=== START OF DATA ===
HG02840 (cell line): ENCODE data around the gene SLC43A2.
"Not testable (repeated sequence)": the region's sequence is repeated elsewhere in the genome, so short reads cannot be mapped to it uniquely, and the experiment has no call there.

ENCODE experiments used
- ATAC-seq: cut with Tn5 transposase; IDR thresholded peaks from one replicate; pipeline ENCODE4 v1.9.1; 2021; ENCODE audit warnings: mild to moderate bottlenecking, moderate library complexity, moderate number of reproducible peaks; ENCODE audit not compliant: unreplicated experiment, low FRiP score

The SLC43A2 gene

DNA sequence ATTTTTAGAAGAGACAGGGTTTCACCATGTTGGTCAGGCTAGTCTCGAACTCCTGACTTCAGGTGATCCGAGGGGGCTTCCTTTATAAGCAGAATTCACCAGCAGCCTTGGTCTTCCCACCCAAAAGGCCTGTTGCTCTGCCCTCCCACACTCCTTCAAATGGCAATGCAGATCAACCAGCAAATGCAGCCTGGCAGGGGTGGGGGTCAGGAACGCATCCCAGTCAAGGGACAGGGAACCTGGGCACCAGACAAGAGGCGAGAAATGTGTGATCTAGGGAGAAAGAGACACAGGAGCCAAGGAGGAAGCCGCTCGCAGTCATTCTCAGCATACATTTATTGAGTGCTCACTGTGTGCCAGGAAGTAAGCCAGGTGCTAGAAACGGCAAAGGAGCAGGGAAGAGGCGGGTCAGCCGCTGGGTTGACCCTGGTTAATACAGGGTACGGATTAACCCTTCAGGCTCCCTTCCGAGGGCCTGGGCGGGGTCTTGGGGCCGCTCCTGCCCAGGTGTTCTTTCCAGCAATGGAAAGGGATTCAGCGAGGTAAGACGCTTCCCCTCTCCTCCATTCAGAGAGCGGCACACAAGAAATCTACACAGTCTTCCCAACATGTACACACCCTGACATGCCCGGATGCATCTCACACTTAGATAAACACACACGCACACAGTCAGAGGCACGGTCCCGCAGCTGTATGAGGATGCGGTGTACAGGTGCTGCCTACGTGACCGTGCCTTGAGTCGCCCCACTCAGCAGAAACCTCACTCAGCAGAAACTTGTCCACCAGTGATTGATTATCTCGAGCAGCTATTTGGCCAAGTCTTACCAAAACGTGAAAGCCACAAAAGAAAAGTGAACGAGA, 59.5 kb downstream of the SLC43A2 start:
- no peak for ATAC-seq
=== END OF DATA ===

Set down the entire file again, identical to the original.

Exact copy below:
HG02840 (cell line): ENCODE data around the gene SLC43A2.
"Not testable (repeated sequence)": the region's sequence is repeated elsewhere in the genome, so short reads cannot be mapped to it uniquely, and the experiment has no call there.

ENCODE experiments used
- ATAC-seq: cut with Tn5 transposase; IDR thresholded peaks from one replicate; pipeline ENCODE4 v1.9.1; 2021; ENCODE audit warnings: mild to moderate bottlenecking, moderate library complexity, moderate number of reproducible peaks; ENCODE audit not compliant: unreplicated experiment, low FRiP score

The SLC43A2 gene

DNA sequence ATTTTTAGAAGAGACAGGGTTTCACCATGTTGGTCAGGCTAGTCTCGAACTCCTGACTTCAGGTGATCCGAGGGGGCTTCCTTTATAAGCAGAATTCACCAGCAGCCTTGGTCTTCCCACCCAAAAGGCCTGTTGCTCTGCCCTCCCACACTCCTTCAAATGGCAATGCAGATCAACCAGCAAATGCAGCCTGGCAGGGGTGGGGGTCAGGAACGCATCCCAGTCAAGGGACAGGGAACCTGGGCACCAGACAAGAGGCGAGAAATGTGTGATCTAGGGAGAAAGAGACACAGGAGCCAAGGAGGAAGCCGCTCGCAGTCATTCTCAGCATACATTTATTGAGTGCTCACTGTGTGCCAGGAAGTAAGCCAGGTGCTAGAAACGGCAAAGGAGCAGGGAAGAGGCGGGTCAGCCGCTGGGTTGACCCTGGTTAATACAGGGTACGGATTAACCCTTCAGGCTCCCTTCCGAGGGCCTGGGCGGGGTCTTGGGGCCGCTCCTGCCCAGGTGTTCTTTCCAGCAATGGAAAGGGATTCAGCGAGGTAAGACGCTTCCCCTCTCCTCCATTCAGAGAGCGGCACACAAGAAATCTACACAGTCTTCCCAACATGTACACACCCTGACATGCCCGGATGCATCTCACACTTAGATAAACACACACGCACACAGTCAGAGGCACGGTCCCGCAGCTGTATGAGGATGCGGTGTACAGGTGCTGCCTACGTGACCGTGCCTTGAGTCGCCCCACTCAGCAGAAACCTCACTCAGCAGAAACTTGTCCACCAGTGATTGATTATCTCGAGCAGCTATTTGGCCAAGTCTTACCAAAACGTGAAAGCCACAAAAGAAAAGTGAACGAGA, 59.5 kb downstream of the SLC43A2 start:
- no peak for ATAC-seq